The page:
Strictly Spatial #14

4 May 2016

Welcome to Strictly Spatial 14. I hope you are all enjoying this truly extended summer as much as I am! In this edition of Strictly Spatial we take a look at how GIS is being used to manage both competitors and security during the Boston Marathon. We also look at photographing an iconic 4wd trail, mapping one of Americas favourite cities and we hope that Apples new Maps API does (not) produce some hilarious and frankly bizarre errors.

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This article was published a few weeks ago, but it displays what I think is fantastic about GIS – its interoperability and ability to transcend its apparent boundaries into other disciplines. In 2013 the Boston Marathon was the victim of international terrorism when two bombs went off, killing three and injuring 260 people. Two years later, the Massachusetts Emergency Management Agency produced the Boston Marathon Dashboard - powered by GIS. This system, which uses ArcGIS Online, covered many aspects of the race management; including security and medical assistance. You can read more about the dashboard here.

I came across this short read and I think it clearly identifies the boundary between free software solutions (Google Maps) and paid software solutions (Esri). It talks about answering the ‘where’ question and compares two scenarios, one where you need complete simplicity (Google Maps) and one where you need more advanced analytical and query abilities (Esri). Have a read and let us know where you’ve encountered a similar scenario and what solution you’ve used.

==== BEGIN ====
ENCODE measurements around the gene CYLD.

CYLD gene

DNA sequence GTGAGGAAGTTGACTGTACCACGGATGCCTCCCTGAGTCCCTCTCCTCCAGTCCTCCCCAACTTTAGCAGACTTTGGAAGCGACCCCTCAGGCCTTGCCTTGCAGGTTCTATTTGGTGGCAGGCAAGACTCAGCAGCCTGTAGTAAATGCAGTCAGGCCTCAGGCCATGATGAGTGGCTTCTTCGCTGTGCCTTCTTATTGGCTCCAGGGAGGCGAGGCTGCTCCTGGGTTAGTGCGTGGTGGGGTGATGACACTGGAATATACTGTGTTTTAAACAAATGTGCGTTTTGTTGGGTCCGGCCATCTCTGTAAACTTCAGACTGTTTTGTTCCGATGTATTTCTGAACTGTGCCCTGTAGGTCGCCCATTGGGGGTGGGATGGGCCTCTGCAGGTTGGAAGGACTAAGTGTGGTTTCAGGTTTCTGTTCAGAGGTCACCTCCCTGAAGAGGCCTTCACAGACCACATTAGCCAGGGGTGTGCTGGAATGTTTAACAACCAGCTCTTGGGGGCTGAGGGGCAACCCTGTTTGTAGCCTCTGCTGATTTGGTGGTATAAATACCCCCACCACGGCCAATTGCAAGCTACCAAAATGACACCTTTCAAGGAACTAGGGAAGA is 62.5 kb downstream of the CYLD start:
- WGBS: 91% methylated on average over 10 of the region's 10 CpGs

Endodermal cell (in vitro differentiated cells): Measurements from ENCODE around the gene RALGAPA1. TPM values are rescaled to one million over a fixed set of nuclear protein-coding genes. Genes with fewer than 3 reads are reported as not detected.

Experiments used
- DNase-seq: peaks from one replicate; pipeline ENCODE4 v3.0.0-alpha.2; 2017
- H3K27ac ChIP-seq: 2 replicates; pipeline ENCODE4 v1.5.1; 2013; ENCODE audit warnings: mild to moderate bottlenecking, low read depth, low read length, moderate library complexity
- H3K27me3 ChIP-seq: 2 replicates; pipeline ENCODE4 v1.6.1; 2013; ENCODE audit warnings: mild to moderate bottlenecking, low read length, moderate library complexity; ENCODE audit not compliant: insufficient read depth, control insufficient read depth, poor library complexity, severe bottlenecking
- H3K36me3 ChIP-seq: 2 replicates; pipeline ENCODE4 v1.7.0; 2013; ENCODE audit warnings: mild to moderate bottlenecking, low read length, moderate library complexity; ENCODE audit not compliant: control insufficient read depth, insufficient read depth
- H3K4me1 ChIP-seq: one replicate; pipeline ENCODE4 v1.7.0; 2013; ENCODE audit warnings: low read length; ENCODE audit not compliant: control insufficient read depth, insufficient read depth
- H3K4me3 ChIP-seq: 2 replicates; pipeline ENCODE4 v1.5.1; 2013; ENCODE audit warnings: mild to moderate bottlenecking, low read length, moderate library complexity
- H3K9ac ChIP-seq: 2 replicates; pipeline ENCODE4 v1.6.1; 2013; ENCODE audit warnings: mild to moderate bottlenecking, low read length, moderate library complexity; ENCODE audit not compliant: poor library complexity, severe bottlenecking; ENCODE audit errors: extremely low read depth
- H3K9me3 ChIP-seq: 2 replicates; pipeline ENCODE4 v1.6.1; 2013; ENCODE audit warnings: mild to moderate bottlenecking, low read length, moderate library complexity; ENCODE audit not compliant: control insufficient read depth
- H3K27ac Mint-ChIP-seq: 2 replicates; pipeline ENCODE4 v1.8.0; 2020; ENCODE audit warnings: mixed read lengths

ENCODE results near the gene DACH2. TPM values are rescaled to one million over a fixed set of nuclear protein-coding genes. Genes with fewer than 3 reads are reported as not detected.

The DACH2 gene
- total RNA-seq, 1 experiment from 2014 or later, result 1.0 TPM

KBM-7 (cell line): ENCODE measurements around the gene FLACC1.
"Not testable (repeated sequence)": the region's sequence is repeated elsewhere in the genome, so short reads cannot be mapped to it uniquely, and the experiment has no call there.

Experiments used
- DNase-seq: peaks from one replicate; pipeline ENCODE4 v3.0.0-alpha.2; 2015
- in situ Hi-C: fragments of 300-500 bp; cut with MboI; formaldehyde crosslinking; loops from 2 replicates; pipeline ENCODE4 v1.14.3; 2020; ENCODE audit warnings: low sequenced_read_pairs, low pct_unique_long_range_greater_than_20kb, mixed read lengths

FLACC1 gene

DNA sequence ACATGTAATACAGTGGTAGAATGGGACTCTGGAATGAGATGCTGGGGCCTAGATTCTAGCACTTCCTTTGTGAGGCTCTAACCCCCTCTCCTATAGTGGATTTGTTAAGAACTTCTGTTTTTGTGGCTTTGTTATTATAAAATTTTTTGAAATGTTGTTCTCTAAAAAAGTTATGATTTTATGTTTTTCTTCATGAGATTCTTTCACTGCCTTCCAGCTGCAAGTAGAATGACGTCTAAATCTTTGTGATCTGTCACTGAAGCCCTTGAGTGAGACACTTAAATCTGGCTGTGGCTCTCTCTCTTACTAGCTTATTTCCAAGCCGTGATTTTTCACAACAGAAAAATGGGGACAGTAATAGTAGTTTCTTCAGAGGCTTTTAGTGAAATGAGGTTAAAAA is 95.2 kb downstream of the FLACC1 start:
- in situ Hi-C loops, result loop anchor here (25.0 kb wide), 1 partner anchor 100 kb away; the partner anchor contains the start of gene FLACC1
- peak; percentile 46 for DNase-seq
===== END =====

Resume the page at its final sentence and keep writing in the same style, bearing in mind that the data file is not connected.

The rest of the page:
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Some of you might have heard of the Rubicon Trail, for those that haven’t it is a technical 4wd trail located in the Sierra Nevada, USA. A collaboration between Top Gear USA and NCTech has led to the capture of 360 degree imagery along the trail. This was done using NCTechs’ iSTAR camera. Not all the imagery has been upload yet, but you can check out what has been uploaded to Google Maps here

I would be surprised if anyone reading this has not heard of The Simpsons. For those more avid viewers, you’d know that the cartoon is set in the fictional town of Springfield, somewhere in America.Strictly Spatial 14cThe location of the Simpsons Springfield has always been vague.  Springfield New Zealand does have its own giant donut to pay respect to the long standing cartoon. Some time rich individuals have created a number of WebMaps Springfield, how accurate are they? I’ll leave that up to you. You can see them here. 

Last week I was working on a map in ArcGIS Online which required an imagery basemap with street names overlaid. The process of combining two layers was made incredibly easy by the ability to move the street name layer to the basemap. Now, when using this WebMap in applications like Web AppBuilder, I can ensure that users What I didn’t know was that this is a relatively new addition by Esri, you can see their blog post on the matter here.

There is some speculation floating around that Apple is going to release a public map API. This could turn out to be interesting…. Does anyone remember the catastrophe that was Apple Maps when it was first released?

That’s all for this fortnight. If you see or hear any cool GIS or spatial stories let us know through  Facebook, @InterpretGS (Twitter), LinkedIn or email!